“This unsustainable situation led to the UK Department for International Development appointing a chief financial officer whose responsibilities were to ensure that this deficit was reduced and that TCI’s finances returned to surplus,” he said.
Eight milestones were then set, before which elections would not be permitted.
“Despite the financial milestone not yet having been met, the UK government agreed in good faith to permit elections in the expectation that an incoming government would administer the island’s finances so as to build an increasing surplus and release the
UK government from its government guarantee,” Hague said.
According to Hague, introducing VAT was central to this and seen to be in the interests of the TCI and the UK. That said, UK ministers have consistently made clear that a decision to introduce VAT is one for the TCI government, and that credible alternative measures would be considered
“The TCI government is responsible for delivering sustainable public finances. As you know this means that you and your government have to meet the public finance framework, which includes debt reduction targets and should enable you to refinance your debts without a UK guarantee after 2016. UK ministers have recently accepted your proposal not to introduce VAT on 1 April but instead to set public spending at a lower level commensurate with the absence of VAT, the uncertainty about alternative revenue streams, and the weakening outlook for some existing revenue streams. We are now awaiting your specific proposals on what additional expenditure cuts and alternative revenue measures you will put in place to ensure your adherence to the public finance framework,” he reminded Ewing.
Haig said that the UK government set out a clear vision in its Overseas Territories White Paper last year.
“We want the Overseas Territories, including the Turks and Caicos Islands, to flourish in partnership with the United Kingdom. We want you to build a strong and sustainable local economy and to develop as a community. Our relationship with you entails responsibilities for both parties. We have a broad responsibility to support the Territories and to ensure security and good governance. We expect the Territories to meet the same high standards of good governance and public financial management as in the UK,” he said.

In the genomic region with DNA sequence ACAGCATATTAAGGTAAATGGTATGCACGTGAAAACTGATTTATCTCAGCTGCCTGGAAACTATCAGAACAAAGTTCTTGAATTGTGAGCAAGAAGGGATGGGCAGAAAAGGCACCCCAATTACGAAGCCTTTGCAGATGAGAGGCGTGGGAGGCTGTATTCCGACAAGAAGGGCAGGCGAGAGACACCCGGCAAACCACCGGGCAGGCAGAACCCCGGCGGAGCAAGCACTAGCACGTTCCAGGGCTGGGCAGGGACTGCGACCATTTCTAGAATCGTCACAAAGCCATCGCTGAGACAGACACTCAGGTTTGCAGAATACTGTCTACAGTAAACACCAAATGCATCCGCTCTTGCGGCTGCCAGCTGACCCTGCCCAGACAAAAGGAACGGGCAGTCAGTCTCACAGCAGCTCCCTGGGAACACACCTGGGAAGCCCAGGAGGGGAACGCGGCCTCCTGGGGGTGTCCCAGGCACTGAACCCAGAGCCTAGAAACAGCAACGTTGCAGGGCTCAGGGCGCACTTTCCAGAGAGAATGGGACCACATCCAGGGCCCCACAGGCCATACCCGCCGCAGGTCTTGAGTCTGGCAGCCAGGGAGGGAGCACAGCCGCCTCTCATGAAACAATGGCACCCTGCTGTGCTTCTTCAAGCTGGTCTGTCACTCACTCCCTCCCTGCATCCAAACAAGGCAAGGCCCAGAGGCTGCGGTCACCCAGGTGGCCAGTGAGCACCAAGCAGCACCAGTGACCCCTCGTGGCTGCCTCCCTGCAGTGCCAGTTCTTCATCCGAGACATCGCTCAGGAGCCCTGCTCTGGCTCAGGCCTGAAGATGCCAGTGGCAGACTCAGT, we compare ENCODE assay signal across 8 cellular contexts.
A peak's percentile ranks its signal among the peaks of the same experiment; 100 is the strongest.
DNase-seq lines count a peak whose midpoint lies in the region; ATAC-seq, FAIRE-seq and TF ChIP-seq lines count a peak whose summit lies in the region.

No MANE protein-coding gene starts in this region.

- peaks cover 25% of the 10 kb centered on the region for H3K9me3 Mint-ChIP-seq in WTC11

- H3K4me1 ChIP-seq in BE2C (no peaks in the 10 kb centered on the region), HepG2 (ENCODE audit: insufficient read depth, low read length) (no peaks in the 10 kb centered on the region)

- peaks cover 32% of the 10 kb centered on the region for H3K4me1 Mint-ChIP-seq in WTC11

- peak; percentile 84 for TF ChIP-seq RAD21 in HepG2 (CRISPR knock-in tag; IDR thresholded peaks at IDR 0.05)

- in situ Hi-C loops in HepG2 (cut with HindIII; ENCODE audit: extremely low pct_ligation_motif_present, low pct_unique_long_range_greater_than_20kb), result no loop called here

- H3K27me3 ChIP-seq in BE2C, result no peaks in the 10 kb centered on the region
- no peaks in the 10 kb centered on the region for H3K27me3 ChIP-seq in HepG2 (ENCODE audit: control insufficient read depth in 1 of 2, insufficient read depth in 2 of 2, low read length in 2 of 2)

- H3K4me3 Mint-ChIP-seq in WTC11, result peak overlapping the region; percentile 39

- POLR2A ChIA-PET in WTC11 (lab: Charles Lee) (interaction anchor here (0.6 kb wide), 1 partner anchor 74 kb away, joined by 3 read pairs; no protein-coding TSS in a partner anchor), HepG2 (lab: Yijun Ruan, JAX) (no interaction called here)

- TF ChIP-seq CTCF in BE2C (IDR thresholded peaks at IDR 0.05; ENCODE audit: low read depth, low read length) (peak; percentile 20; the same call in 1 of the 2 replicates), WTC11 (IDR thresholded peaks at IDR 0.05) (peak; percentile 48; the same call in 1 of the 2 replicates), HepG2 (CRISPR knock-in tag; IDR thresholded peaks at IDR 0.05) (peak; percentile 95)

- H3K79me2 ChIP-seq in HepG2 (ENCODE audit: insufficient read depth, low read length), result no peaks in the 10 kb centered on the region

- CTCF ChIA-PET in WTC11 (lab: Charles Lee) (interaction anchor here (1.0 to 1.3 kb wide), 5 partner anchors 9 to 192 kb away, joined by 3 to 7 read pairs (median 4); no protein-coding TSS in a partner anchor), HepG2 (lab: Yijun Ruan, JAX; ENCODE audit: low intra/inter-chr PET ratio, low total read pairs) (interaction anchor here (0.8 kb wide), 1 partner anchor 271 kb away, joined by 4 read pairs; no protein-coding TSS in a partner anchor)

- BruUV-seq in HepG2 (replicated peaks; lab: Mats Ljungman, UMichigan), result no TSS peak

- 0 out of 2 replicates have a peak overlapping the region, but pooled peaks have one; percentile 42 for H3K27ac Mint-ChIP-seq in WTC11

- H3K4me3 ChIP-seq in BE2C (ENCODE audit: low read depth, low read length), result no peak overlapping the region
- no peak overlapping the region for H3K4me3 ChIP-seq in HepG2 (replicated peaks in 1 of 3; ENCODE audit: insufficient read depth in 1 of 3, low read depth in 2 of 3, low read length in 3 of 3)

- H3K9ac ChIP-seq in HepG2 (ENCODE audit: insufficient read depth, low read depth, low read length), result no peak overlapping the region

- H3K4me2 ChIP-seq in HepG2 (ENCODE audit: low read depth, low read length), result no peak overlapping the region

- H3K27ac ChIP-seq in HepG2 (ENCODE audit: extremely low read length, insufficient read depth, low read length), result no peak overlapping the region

According to Hague, Britain accepts a broad responsibility for joint security and continues to provide a range of support and training for public servants, such as police, prison and immigration services.
“We expect the elected government of TCI and other territories that wish to remain British to abide by the same high standards as the UK government in maintaining the rule of law, respect for human rights and integrity in public life, delivering efficient public services, upholding the judiciary and building strong and successful communities,” he said.
Hague also referred to the issue of independence that Ewing had raised and confirmed that this is an option for the TCI.
“If the people of TCI express a wish for independence through a clear and proper process, the UK government will meet its obligations to help the territory to achieve it,” he said.
Hague concluded by reiterating his belief both in democracy and that government must be honest and transparent and behave responsibly.
“The TCI government has the chance to shape the future of your islands. The UK government has invested much in helping put TCI back on the right path. TCI has a growing economy, modernised legislation and a committed public service. I hope you will use this inheritance wisely,” he said.